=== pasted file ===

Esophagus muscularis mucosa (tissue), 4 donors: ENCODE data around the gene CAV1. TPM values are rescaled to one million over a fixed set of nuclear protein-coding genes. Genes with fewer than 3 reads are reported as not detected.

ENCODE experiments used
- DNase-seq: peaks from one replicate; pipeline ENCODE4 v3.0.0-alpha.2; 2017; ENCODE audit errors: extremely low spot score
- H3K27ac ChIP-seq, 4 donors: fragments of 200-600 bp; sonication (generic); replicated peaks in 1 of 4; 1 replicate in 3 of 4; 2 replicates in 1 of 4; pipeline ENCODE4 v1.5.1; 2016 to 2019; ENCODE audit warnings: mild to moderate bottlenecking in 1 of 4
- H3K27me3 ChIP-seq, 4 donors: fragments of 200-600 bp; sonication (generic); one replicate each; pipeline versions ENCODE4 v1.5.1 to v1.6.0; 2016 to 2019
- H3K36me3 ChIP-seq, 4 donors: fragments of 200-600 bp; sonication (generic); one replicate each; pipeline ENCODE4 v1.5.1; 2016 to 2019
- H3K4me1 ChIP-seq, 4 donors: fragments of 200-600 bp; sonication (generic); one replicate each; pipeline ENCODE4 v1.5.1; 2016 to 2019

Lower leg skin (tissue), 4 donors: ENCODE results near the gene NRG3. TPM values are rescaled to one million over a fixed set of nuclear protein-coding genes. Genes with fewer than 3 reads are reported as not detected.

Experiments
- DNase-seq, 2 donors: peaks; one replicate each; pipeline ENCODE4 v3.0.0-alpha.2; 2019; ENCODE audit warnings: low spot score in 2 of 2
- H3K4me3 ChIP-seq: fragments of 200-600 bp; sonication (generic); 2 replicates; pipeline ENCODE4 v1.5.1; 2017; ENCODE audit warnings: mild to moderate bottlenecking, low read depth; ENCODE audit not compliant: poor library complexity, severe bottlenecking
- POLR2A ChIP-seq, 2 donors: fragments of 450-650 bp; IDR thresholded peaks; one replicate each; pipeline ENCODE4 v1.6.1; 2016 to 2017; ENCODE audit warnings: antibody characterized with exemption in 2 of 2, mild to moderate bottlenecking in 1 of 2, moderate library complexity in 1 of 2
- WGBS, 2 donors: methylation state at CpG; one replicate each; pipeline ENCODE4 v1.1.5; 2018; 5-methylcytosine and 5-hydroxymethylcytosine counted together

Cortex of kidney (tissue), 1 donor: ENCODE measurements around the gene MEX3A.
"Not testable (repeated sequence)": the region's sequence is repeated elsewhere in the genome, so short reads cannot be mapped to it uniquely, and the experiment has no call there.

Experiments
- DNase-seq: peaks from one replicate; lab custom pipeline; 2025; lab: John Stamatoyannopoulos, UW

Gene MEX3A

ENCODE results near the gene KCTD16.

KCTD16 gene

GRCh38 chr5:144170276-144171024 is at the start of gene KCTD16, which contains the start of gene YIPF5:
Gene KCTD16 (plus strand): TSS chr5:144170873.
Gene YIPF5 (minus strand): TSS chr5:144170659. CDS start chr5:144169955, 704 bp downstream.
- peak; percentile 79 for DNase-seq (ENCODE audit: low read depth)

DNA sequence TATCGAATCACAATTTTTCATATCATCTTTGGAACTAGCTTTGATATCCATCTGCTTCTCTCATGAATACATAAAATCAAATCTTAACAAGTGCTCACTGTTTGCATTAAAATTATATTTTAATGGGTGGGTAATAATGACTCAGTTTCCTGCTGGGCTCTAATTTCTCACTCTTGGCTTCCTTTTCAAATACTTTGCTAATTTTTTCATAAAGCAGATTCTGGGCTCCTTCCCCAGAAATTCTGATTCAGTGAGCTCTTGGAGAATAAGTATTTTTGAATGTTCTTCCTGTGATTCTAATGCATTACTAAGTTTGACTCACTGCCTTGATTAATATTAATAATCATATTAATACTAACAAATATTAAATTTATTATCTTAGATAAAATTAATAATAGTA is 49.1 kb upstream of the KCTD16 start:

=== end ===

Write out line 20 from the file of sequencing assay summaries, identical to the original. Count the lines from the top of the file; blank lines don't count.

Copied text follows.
KCTD16 gene